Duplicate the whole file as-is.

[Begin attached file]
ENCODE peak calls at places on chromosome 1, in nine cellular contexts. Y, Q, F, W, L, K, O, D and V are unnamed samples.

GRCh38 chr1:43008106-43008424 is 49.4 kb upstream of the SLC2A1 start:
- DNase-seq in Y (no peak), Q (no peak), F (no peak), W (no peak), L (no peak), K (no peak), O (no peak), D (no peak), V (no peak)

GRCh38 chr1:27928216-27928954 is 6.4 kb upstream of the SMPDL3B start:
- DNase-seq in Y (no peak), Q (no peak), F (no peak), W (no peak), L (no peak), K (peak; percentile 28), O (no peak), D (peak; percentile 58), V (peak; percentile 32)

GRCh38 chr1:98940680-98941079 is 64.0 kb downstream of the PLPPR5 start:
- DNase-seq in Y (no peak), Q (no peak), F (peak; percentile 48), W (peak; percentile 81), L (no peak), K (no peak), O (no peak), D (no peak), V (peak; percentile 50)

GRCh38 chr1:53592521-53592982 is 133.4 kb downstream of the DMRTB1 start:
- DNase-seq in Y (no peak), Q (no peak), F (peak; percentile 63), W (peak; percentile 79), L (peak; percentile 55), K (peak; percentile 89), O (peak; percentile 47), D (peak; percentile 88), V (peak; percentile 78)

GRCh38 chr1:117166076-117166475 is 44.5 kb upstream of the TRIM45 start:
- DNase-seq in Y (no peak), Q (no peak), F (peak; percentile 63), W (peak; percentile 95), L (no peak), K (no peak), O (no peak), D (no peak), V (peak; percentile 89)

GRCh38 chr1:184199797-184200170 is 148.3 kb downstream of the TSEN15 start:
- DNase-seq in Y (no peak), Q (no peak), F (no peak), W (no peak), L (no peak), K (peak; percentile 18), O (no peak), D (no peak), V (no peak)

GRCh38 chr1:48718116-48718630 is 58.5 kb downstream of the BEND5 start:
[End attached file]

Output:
ENCODE peak calls at places on chromosome 1, in nine cellular contexts. Y, Q, F, W, L, K, O, D and V are unnamed samples.

GRCh38 chr1:43008106-43008424 is 49.4 kb upstream of the SLC2A1 start:
- DNase-seq in Y (no peak), Q (no peak), F (no peak), W (no peak), L (no peak), K (no peak), O (no peak), D (no peak), V (no peak)

GRCh38 chr1:27928216-27928954 is 6.4 kb upstream of the SMPDL3B start:
- DNase-seq in Y (no peak), Q (no peak), F (no peak), W (no peak), L (no peak), K (peak; percentile 28), O (no peak), D (peak; percentile 58), V (peak; percentile 32)

GRCh38 chr1:98940680-98941079 is 64.0 kb downstream of the PLPPR5 start:
- DNase-seq in Y (no peak), Q (no peak), F (peak; percentile 48), W (peak; percentile 81), L (no peak), K (no peak), O (no peak), D (no peak), V (peak; percentile 50)

GRCh38 chr1:53592521-53592982 is 133.4 kb downstream of the DMRTB1 start:
- DNase-seq in Y (no peak), Q (no peak), F (peak; percentile 63), W (peak; percentile 79), L (peak; percentile 55), K (peak; percentile 89), O (peak; percentile 47), D (peak; percentile 88), V (peak; percentile 78)

GRCh38 chr1:117166076-117166475 is 44.5 kb upstream of the TRIM45 start:
- DNase-seq in Y (no peak), Q (no peak), F (peak; percentile 63), W (peak; percentile 95), L (no peak), K (no peak), O (no peak), D (no peak), V (peak; percentile 89)

GRCh38 chr1:184199797-184200170 is 148.3 kb downstream of the TSEN15 start:
- DNase-seq in Y (no peak), Q (no peak), F (no peak), W (no peak), L (no peak), K (peak; percentile 18), O (no peak), D (no peak), V (no peak)

GRCh38 chr1:48718116-48718630 is 58.5 kb downstream of the BEND5 start: